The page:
Amazon founder Jeff Bezos went to space Tuesday morning with a little less pomp and circumstance (and branding) than his competitor, Richard Branson.

The four passengers, now astronauts, boarded New Shepherd around 8:30 a.m., walking across the adjacent tower’s bridge in their matching blue flight suits. The launch, which was webcast live, took place around 45 minutes later, after all the necessary checks from “com central.” The Amazon founder, his brother Mark Bezos, special guest Wally Funk, and Blue Origin’s first-paying customer Oliver Daemon, blasted off in a billowing dust cloud at 9:15 a.m.

A thin strip of pink fire and exhaust followed the autonomous rocket, cooling to blue during the main engine cutoff. At that point, the fire stopped, and the passengers could float inside the capsule at zero-G. For the majority of the 10-minute space trip, the rocket was nothing more than a blurry white spot. Fans in the comment section, many of whom wanted to see Funk’s reaction, made their disappointment known.

The 82-year-old not only became the oldest person in space, but she is also a member of what is known as the Mercury 13, a group of women who passed the same physiological testing as male astronauts selected for Project Mercury (1958-1963), but were denied because of their gender. Funk’s journey to space was the culmination of a 60-year-long dream, an experience she had been excluded from for decades.

Fortunately, the patchy recordings inside the capsule gave a hint at the crew’s excitement, and Earth’s oldest astronaut could be heard cheering loudly after they passed above the Kármán line, the internationally-recognized barrier of space.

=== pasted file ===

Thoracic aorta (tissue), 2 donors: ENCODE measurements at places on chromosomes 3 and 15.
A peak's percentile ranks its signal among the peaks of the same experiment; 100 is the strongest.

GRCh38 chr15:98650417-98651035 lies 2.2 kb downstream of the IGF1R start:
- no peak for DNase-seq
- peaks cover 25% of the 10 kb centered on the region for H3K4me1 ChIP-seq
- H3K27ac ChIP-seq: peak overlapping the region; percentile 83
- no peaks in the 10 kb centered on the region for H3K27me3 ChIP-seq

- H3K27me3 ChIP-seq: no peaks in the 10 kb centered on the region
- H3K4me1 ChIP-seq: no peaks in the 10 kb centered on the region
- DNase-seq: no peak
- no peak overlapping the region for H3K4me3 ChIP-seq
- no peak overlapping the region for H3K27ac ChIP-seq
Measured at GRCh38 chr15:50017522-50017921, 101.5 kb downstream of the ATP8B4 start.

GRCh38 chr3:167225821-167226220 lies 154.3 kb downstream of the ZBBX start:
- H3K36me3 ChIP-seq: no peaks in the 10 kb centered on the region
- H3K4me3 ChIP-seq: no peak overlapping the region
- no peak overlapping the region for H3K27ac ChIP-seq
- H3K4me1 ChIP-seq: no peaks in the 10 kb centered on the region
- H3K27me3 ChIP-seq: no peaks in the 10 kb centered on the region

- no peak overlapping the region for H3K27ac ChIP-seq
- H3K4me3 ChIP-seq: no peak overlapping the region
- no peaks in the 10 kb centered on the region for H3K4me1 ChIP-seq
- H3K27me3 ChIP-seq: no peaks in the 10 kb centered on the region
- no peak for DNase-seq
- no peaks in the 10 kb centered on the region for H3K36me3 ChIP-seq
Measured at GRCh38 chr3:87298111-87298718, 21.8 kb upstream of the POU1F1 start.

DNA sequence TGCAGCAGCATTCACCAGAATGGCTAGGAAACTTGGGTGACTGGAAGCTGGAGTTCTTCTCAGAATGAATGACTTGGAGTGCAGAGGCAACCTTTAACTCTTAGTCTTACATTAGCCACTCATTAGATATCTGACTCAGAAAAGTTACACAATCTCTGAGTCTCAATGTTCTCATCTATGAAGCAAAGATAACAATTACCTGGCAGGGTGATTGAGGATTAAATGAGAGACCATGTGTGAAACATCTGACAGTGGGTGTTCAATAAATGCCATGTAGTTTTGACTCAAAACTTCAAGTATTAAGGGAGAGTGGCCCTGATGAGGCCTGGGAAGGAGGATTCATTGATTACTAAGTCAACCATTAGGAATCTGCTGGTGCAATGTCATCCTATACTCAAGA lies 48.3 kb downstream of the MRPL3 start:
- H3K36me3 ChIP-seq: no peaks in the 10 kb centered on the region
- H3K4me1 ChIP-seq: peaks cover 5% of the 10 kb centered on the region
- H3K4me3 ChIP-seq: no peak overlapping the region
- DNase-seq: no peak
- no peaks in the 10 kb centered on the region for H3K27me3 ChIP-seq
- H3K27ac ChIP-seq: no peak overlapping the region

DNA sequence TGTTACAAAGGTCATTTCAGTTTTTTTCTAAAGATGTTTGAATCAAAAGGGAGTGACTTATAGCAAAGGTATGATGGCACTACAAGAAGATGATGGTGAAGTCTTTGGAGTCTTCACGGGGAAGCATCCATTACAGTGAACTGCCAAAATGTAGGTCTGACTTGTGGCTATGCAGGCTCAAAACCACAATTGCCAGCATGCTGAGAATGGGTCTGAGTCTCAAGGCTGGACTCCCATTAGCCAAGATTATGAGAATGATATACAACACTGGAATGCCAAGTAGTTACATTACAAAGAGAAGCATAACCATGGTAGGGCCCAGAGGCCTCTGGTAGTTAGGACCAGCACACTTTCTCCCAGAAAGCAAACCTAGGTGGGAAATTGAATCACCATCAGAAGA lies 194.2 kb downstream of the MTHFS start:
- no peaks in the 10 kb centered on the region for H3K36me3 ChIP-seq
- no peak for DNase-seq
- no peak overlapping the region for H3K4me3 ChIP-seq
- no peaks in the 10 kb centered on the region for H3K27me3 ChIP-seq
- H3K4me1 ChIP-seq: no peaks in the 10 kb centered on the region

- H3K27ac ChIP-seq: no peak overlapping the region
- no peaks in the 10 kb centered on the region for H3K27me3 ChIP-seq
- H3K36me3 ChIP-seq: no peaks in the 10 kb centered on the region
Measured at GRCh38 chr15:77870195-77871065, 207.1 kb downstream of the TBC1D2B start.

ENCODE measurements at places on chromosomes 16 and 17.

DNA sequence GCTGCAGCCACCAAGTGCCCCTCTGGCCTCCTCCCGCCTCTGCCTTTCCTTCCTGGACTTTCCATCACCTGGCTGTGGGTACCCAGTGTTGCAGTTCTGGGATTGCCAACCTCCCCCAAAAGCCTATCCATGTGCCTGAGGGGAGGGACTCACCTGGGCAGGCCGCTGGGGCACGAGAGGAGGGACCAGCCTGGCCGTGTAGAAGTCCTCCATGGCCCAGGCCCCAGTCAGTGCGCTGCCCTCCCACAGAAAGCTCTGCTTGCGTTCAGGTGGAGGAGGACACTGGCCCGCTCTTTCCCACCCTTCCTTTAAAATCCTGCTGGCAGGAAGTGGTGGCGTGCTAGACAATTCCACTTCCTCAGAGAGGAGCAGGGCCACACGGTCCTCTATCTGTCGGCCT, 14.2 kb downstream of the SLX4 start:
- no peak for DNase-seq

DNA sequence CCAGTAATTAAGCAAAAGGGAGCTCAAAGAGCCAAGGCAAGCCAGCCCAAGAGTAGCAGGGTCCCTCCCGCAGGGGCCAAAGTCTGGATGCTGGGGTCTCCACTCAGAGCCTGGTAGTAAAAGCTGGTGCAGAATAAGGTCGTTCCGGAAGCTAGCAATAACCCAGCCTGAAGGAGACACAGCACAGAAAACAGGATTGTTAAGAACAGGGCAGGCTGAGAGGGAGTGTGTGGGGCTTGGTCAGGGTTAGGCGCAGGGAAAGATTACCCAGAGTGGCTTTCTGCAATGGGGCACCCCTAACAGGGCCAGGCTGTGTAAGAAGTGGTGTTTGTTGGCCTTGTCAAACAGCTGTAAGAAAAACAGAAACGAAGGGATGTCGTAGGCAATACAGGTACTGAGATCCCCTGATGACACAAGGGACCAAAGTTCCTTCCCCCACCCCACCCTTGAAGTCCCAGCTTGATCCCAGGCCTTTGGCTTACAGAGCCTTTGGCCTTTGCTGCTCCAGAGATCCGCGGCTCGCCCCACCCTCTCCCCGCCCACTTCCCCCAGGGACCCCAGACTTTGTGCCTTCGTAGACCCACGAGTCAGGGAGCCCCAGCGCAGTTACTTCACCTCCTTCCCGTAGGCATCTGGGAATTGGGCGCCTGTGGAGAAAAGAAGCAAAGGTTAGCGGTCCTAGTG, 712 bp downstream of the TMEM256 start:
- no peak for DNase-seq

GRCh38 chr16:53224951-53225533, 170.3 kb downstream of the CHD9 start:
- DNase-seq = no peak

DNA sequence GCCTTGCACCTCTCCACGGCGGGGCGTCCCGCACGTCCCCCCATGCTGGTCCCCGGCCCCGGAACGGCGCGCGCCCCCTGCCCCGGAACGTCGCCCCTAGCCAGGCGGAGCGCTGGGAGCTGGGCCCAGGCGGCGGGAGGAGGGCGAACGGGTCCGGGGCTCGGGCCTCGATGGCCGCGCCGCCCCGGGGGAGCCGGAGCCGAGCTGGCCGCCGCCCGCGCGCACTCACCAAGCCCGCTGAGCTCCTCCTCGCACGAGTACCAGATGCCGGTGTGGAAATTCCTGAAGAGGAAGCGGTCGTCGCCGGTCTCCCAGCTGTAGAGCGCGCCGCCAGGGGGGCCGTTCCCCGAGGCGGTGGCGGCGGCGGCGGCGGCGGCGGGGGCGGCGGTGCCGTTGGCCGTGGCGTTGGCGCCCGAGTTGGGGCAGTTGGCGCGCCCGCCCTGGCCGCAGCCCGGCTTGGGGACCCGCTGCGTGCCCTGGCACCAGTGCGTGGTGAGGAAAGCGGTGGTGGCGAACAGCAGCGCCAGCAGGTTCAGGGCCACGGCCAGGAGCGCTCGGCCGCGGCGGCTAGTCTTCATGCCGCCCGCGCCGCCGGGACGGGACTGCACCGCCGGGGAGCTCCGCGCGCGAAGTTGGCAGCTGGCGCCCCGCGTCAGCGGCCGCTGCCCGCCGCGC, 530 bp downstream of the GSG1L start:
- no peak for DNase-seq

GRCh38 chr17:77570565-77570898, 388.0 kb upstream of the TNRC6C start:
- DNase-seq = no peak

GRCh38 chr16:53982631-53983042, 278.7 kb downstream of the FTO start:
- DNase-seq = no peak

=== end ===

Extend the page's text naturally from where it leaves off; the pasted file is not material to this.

The crew could float around the capsule for a couple of moments of weightlessness but were given a one-minute warning about four minutes after takeoff. They began their descent at six minutes, while com central checked that every passenger was buckled in their seat. Just over a minute later, the sonic boom echoed as the engines relit and the booster touched down on the landing pad.

The crew capsule, which had detached from the booster earlier in the flight, floated to the ground with the help of three blue parachutes and skirt jets. The newly-minted astronauts touched down approximately ten and a half minutes after takeoff to loud cheers on all fronts.

“Best day ever,” Bezos announced right after landing.

The billionaire space race, as some have called it, has received more fervent criticism over the last few weeks as Bezos and Branson competed for the top spot in the space tourism market. Blue Origin, however, claims to be different.

At the beginning of their webcast, the company painted the liftoff as the first step in a future among the stars, stating that space tourism, the brief trips above the Kármán line, is simply practice for longer journeys. Bezos’ narration gave a romantic picture of the future.

“When our descendants look to the stars, perhaps from a rocky moon or colonies floating in open space, they’ll remember this time,” Bezos said. “When they reflect on where it started, they’ll remember this place.”

Later, during the post-landing press conference, when referring to space tourism and eventual long-term travel, the Blue Origin founder said, “We need to do that to solve the problems here on Earth.”

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